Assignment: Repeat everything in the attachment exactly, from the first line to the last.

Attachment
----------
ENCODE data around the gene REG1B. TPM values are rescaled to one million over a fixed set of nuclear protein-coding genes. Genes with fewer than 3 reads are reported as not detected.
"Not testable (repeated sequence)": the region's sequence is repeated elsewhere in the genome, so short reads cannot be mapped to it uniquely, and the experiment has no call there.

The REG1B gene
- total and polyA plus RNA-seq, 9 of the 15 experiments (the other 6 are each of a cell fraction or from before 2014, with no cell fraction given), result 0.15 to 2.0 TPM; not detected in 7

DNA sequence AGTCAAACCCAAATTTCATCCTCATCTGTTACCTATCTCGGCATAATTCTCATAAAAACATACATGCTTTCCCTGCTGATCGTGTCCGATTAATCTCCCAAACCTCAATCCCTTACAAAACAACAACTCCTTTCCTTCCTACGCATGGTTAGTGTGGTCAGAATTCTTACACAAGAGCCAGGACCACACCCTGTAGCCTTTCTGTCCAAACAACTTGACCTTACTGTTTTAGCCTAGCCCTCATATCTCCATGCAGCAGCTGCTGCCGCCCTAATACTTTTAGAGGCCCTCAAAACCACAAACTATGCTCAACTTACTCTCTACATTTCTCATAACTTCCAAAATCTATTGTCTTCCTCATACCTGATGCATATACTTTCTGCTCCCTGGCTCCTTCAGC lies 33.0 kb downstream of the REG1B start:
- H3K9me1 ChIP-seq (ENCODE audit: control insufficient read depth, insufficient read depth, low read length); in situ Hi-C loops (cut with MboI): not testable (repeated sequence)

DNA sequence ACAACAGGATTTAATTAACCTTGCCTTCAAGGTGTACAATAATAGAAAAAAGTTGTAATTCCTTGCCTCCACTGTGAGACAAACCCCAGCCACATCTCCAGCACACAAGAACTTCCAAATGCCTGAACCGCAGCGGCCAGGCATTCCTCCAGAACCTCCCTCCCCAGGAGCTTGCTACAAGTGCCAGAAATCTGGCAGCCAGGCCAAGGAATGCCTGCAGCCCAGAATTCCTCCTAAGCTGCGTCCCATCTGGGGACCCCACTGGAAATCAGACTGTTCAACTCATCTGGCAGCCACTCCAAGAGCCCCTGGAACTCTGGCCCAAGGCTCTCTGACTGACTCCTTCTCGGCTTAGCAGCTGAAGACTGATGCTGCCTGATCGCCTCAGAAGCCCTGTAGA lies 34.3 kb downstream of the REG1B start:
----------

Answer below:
ENCODE data around the gene REG1B. TPM values are rescaled to one million over a fixed set of nuclear protein-coding genes. Genes with fewer than 3 reads are reported as not detected.
"Not testable (repeated sequence)": the region's sequence is repeated elsewhere in the genome, so short reads cannot be mapped to it uniquely, and the experiment has no call there.

The REG1B gene
- total and polyA plus RNA-seq, 9 of the 15 experiments (the other 6 are each of a cell fraction or from before 2014, with no cell fraction given), result 0.15 to 2.0 TPM; not detected in 7

DNA sequence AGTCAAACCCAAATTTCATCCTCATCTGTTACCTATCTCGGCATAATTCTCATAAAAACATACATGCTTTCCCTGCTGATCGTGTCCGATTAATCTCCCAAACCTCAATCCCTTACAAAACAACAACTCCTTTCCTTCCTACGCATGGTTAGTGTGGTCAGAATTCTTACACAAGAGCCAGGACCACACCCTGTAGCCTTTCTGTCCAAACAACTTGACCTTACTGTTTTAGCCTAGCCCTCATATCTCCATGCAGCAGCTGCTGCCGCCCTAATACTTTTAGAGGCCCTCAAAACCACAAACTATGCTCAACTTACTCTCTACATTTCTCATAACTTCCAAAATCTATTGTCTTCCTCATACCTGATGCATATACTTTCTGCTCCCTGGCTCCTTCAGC lies 33.0 kb downstream of the REG1B start:
- H3K9me1 ChIP-seq (ENCODE audit: control insufficient read depth, insufficient read depth, low read length); in situ Hi-C loops (cut with MboI): not testable (repeated sequence)

DNA sequence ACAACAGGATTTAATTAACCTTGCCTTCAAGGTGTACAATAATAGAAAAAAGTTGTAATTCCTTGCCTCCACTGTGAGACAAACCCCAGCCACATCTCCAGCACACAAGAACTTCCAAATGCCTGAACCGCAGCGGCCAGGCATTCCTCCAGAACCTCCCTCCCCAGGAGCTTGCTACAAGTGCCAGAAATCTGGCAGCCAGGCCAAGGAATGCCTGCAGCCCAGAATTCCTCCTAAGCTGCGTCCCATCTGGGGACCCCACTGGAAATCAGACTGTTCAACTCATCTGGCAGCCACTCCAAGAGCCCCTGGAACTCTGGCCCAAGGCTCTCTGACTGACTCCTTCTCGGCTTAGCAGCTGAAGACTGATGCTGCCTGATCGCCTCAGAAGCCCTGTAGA lies 34.3 kb downstream of the REG1B start: